"We need to make sure this time Puerto Rico has absolutely everything it needs, as soon as possible, for as long as they need it," he said.

Federal Emergency Management Agency chief Deanne Criswell was expected to travel to Puerto Rico on Tuesday to meet with local officials as the island recovers from significant damage. She will also meet with residents affected by Fiona to gauge the island's most urgent needs.

Hundreds of FEMA workers and federal responders are already on the ground in Puerto Rico, including the U.S. Army Corps of Engineers, power restoration experts and urban search-and-rescue teams, White House press secretary Karine Jean-Pierre said Tuesday.

More federal responders will arrive in the coming days, she added, and power restoration began Monday.

"FEMA is continuing to work with LUMA [Puerto Rico's energy company] to restore power and meet needs for generators," Jean-Pierre said. "In the meantime, President Biden is receiving regular updates on the storm and these emergency efforts. And we will all continue to keep the people of Puerto Rico and all those in the path of the storm in our thoughts."

At a news conference Tuesday -- originally scheduled to mark the five-year anniversary of Hurricane Maria -- several lawmakers recalled how Maria had revealed weaknesses of the infrastructure on the island, many of which had not been properly addressed.

"A year ago, I said that the Puerto Rican power grid was not where it needed to be," Rep. Nydia M. Velazquez, D-N.Y., the first Puerto Rican woman elected to Congress. "And I warned that even a Category 1 [storm] will lead to a collapse of the power grid. And here we are today."

Velazquez and Sen. Robert Menendez, D-N.J., introduced a House resolution Tuesday to honor the more than 3,000 lives lost to Hurricane Maria and reaffirm the U.S. government's commitment to the territory.

"It is our colony and we must act," she said. "That means that we need to do proper oversight to make sure that the people of Puerto Rico are provided with the solutions that will provide the kind of future that they all deserve."

Fiona triggered a blackout when it hit Puerto Rico's southwest corner on Sunday, the anniversary of Hurricane Hugo, which slammed into the island in 1989 as a Category 3 storm.

By Tuesday morning, authorities said they had restored power to nearly 300,000 of the island's 1.47 million customers. Pierluisi warned that it could take days before everyone has electricity.

Water service was cut to more than 760,000 customers -- two-thirds of the total on the island -- because of turbid water at filtration plants or lack of power, officials said.

Fiona was forecast to weaken before running into easternmost Canada over the weekend. It was not expected to threaten the U.S. mainland.

In the Dominican Republic, authorities reported two deaths: a 68-year-old man hit by a falling tree and an 18-year-old girl who was struck by a falling electrical post while riding a motorcycle. The storm forced more than 1,550 people to seek safety in government shelters and left more than 406,500 homes without power.

The hurricane left several highways blocked, and a tourist pier in the town of Miches was badly damaged by high waves. At least four international airports were closed, officials said.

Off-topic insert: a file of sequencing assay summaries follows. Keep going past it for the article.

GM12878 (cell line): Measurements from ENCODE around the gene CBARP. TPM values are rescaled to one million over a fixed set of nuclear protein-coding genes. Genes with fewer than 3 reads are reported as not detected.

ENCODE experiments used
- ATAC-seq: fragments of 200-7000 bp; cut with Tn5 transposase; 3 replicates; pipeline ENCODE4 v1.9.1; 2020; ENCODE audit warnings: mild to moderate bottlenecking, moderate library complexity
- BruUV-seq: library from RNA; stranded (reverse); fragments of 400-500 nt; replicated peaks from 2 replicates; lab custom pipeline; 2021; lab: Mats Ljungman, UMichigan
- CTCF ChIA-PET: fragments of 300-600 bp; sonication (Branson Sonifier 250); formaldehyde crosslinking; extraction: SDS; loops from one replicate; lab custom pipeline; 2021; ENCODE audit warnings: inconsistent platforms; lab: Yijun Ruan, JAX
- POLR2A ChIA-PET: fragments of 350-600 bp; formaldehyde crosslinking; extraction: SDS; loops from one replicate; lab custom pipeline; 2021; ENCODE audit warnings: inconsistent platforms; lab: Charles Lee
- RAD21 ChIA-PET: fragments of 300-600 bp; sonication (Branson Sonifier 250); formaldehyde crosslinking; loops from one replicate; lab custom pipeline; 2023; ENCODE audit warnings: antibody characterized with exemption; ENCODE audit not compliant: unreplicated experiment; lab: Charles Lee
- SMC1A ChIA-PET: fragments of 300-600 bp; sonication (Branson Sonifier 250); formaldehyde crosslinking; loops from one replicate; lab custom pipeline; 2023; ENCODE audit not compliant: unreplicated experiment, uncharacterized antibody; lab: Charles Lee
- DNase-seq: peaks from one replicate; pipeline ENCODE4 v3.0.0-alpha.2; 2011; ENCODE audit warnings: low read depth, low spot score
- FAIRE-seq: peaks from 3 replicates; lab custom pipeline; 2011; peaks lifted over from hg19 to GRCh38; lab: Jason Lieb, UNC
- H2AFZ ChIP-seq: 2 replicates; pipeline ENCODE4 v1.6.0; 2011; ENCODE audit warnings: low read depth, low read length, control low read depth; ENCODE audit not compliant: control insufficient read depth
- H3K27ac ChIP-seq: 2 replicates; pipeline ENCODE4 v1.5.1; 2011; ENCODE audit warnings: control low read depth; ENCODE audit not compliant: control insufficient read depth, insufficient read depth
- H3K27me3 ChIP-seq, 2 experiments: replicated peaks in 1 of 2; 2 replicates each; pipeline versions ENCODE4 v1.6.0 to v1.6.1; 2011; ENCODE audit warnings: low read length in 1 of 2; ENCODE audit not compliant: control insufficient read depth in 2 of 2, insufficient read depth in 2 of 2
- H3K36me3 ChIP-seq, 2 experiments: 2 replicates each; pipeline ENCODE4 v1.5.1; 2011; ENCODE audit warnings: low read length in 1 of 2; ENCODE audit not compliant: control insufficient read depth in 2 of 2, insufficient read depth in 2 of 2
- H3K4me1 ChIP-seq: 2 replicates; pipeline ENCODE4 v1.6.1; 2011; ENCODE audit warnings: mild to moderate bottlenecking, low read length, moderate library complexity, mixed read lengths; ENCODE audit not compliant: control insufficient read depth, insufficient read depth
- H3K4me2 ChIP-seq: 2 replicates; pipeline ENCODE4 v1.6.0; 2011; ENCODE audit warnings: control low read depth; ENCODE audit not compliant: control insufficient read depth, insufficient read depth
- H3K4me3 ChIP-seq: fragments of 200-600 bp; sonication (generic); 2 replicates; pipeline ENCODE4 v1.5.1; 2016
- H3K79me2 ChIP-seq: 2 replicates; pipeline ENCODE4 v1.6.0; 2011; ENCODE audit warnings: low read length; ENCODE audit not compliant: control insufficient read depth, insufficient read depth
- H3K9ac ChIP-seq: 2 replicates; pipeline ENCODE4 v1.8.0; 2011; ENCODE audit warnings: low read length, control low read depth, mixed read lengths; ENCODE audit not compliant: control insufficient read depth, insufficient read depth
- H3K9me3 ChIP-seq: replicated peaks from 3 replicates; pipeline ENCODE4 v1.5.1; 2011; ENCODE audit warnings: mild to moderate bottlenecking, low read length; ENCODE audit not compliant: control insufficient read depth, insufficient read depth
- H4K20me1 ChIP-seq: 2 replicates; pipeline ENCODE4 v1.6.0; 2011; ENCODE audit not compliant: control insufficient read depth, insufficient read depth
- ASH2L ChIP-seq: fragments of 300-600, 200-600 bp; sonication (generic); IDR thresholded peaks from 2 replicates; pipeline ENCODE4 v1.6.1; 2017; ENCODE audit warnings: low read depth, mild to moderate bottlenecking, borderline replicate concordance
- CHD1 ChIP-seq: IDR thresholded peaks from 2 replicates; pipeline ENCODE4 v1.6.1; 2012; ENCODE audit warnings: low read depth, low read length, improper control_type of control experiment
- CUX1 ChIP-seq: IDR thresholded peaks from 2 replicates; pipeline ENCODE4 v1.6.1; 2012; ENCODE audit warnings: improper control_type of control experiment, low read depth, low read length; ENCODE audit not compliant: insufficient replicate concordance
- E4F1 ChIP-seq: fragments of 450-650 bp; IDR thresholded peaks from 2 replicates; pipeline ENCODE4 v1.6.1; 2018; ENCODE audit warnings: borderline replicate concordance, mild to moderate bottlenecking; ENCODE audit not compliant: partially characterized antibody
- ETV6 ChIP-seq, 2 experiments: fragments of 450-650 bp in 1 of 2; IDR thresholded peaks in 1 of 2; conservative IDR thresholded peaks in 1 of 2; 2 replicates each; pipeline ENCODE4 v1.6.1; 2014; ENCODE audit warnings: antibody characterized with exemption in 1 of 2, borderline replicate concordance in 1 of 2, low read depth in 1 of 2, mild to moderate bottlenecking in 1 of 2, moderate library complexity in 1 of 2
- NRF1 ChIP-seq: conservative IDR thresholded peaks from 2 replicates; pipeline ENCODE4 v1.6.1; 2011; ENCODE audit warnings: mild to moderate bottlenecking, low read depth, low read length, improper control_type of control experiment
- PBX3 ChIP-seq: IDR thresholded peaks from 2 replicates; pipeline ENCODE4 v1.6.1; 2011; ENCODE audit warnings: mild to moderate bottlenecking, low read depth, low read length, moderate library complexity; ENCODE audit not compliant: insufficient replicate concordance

The Dominican president, Luis Abinader, said authorities would need several days to assess the storm's effects.

Fiona previously battered the eastern Caribbean, killing one man in the French territory of Guadeloupe when floodwaters washed his home away, officials said.

Information for this article was contributed by Danica Coto, Martin Adames and Maricarmen Rivera Sanchez of The Associated Press and by Arelis R. Hernandez, Jason Samenow, Praveena Smasundaram, Reis Thebault, Andrew Jeong, Marisa Iati and Andrea Salcedo of The Washington Post.

  photo  National Guards directs traffic on a road affected by Hurricane Fiona in Cayey, Puerto Rico, Tuesday, Sept. 20, 2022. Fiona triggered a blackout when it hit Puerto Rico’s southwest corner on Sunday. (AP Photo/Stephanie Rojas)
  photo  National Guards stand to direct traffic as resident Luis Noguera helps clear the road affected by Hurricane Fiona in Cayey, Puerto Rico, Tuesday, Sept. 20, 2022. Fiona triggered a blackout when it hit Puerto Rico’s southwest corner on Sunday. (AP Photo/Stephanie Rojas)
  photo  Residents work to recover belongings from flooding caused by Hurricane Fiona in the Los Sotos neighborhood of Higuey, Dominican Republic, Tuesday, Sept. 20, 2022. (AP Photo/Ricardo Hernandez)
  photo  Playa Salinas is flooded after the passing of Hurricane Fiona in Salinas, Puerto Rico, Monday, Sept. 19, 2022. (AP Photo/Alejandro Granadillo)
  photo  Shoes, video games, toys, stuffed animals and other belongings lay waterlogged at Damaris Colon´s home after Hurricane Fiona hit the island in Salinas, Puerto Rico, Tuesday, September 20, 2022. (AP Photo/Alejandro Granadillo)
  photo  A photo album belonging to resident Luis Ramos Rosario lays in the mud inside his home that was flooded by Hurricane Fiona in Cayey, Puerto Rico, Tuesday, Sept. 20, 2022. Fiona hit Puerto Rico’s southwest corner on Sunday. (AP Photo/Stephanie Rojas)
  photo  Nicasio Gil walks through the stagnant water left by the swollen Duey river, caused by Hurricane Fiona in the Los Sotos neighborhood in Higüey, Dominican Republic, Tuesday, Sept. 20, 2022.(AP Photo/Ricardo Hernandez)
  photo  Neighbors work to recover their belongings from the flooding caused by Hurricane Fiona in the Los Sotos neighborhood of Higüey, Dominican Republic, Tuesday, Sept. 20, 2022. (AP Photo/Ricardo Hernandez)
  photo  View of a damaged plantain farm after Hurricane Fiona hit the island in Guayama, Puerto Rico, Tuesday, September 20, 2022. Fiona triggered a blackout when it hit Puerto Rico’s southwest corner on Sunday. (AP Photo/Alejandro Granadillo)

 Gallery: Hurricane Fiona aftermath